U.S. has no legal basis for Makua training
By Poka Laenui
The U.S. military has no right to train for combat on Hawaiian soil. Following U.S. aggression against Hawai'i in 1893, any "right" the U.S. holds in Hawai'i is nothing more than rhetoric masking for reality. See General Assembly resolution 3314 (XXIX) of Dec. 14, 1974: Definition of aggression:
"Article 1 — Aggression is the use of armed force by a state against the sovereignty, territorial integrity or political independence of another state. ...
"Article 5 — (1) No consideration of whatever nature, whether political, economic, military or otherwise, may serve as a justification for aggression. (2) A war of aggression is a crime against international peace. Aggression gives rise to international responsibility. (3) No territorial acquisition or special advantage resulting from aggression is or shall be recognized as lawful."
It follows, therefore, that Makua's "legal" lease to the U.S. government is nothing more than manipulation between the feds and the state.
I'm against U.S. military training, not only because such activity despoils the cultural, religious and environmental nature of the land. I'm against it because of the grand lies now being perpetrated in Hawai'i about the U.S. commitment to peace and its war against terrorism. Those are merely slogans tossed around as if cheerleading for a football team.
The U.S. is not committed to peace. It is instead committed to its own expansion in order to enjoy its "thriving global economy." And it hopes to accomplish this expansion through the suppression of all peoples who possess the goods or services for this economy but who oppose U.S. control.
Why should Hawai'i support a war in Iraq where it is clear the U.S. had no business attacking that nation in the first place?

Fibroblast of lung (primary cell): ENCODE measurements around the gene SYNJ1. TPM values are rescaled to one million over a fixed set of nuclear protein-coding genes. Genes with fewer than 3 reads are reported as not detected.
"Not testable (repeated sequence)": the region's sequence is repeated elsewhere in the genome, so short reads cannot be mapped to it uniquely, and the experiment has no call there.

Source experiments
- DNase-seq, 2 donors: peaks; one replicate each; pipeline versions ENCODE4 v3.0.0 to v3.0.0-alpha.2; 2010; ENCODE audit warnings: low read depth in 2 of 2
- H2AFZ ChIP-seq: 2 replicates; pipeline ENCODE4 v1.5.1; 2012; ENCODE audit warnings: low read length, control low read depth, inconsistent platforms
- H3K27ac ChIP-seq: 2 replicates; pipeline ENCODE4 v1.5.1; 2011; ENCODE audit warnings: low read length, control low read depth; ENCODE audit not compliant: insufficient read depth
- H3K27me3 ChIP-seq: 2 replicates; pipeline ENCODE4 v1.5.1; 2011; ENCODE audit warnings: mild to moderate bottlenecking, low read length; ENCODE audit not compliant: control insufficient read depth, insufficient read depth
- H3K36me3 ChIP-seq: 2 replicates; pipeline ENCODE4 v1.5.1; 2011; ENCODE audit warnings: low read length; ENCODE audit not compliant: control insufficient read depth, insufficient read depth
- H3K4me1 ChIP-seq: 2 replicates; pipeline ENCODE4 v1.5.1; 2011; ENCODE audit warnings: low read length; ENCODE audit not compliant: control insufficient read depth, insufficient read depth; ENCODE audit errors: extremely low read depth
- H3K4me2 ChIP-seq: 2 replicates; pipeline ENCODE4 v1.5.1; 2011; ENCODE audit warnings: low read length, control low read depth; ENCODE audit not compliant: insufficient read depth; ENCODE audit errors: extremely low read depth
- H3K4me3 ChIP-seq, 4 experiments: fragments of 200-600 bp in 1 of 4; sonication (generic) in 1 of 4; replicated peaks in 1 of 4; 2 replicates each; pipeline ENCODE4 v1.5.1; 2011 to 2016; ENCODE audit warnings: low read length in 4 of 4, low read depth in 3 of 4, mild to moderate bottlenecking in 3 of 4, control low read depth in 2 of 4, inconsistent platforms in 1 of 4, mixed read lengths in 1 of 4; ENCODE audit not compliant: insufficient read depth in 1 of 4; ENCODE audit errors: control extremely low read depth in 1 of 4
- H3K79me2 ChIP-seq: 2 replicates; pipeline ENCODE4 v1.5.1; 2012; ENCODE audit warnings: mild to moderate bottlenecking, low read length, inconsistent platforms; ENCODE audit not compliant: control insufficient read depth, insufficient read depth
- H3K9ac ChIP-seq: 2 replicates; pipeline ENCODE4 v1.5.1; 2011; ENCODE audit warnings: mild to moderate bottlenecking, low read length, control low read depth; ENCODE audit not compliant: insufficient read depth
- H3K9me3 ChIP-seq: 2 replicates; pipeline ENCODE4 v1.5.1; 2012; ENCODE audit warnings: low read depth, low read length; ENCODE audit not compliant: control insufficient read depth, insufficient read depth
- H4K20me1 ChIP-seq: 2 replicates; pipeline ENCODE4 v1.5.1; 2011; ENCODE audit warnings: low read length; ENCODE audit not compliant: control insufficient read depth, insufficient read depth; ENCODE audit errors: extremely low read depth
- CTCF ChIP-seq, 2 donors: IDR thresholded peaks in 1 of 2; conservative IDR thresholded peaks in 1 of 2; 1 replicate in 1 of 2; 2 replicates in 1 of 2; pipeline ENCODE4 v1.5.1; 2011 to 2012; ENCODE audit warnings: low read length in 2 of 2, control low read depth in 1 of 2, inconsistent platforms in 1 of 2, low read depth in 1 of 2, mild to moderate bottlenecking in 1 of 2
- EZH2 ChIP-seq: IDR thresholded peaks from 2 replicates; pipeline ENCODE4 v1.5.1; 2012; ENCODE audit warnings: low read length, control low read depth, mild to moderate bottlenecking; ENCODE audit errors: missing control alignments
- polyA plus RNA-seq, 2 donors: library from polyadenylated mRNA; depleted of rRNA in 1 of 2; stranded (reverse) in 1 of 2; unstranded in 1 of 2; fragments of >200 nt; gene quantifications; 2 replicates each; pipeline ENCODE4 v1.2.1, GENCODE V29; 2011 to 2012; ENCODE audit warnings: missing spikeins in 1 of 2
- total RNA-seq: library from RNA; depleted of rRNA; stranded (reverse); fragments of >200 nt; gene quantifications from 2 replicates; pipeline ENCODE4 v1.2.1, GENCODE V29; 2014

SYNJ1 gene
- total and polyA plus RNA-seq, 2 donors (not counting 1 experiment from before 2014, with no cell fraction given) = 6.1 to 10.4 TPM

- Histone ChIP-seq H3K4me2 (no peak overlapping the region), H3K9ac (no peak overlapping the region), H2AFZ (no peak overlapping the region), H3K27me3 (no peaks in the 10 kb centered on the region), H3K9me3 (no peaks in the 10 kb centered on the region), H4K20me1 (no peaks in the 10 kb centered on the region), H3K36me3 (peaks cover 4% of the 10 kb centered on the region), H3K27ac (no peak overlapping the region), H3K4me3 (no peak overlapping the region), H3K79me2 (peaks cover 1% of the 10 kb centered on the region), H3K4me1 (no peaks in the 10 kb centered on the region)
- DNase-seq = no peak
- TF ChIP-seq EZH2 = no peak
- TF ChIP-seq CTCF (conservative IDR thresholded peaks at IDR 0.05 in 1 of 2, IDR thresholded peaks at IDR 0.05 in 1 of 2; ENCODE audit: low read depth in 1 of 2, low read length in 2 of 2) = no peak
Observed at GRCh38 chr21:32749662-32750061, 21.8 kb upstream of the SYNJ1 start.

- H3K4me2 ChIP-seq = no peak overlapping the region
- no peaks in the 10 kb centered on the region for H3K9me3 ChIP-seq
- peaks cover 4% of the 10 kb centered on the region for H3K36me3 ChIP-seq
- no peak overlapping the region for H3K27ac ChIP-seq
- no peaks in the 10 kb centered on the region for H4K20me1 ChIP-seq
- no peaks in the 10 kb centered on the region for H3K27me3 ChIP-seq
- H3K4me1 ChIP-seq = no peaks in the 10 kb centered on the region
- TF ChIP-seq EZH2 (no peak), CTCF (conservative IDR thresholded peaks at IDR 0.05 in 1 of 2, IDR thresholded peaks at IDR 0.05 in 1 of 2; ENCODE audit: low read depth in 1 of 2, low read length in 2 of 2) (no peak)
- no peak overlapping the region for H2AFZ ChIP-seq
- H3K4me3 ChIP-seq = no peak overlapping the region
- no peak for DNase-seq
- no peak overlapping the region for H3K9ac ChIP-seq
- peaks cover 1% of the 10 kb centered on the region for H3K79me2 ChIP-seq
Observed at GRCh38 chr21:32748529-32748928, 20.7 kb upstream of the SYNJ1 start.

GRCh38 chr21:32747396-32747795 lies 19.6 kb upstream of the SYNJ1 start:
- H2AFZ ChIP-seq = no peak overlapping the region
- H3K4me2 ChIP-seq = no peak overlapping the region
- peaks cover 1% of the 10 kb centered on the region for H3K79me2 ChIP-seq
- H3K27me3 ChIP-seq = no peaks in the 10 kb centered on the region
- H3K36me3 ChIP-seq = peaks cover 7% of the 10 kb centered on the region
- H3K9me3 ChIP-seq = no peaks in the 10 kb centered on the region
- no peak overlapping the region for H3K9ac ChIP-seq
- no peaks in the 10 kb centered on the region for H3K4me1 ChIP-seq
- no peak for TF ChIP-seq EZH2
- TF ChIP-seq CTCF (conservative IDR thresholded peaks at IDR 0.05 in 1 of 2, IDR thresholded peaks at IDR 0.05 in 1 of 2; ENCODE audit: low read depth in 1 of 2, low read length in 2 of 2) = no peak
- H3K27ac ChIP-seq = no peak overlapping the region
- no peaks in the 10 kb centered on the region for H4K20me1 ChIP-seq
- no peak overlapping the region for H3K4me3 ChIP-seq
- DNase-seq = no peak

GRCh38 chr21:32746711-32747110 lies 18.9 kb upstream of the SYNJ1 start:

War on terrorism? How was Iraq committing terrorism against the U.S.? If anything, it has been and continues to be the reverse. It is none other than the U.S. that is committing terrorism against the people of Iraq on a daily basis — bombing homes and villages, killing hundreds of innocents, then pasting a label of "suspected insurgent strongholds."
The U.S. had no business going into Iraq in the first place, and that being the case, it has no business remaining there another day.
Live-fire training at Makua for duty in Iraq? Give me a break. The Iraqis fighting back are using home-made explosives and small arms. U.S. armaments are a hundred times more powerful than theirs.
What further "live-fire" training does the U.S. Army need?
Yes, the U.S. is indeed a nation at war. But it is not "global terrorism" that is the enemy. The enemies are the ghosts of U.S. past and of U.S. present. The U.S. war is nothing more than young and poor fools made into soldiers to hold onto the ill-gotten gains of corporate America.
The U.S. is finally being called upon to answer for its past and present deeds. It is being called upon to come face to face with its greed.
To win this war, the U.S. must resort to the ultimate weapon: truth. It must turn to the ultimate force: love. It must take the long path to peace: confession and beg for forgiveness.
The United States of America can no longer take the path of exceptionalism, but must accept that it, too, is bound by the rules of fair play, justice and humanity.
Meantime, leave Hawaiian lands alone.
Poka Laenui, an attorney and radio talk show host, is a Vietnam-era Air Force veteran. He addressed the United Nations' General Assembly in 1992 where he was recognized as one of five pioneers in the advancement of indigenous peoples' rights in the world. He wrote this commentary for The Advertiser.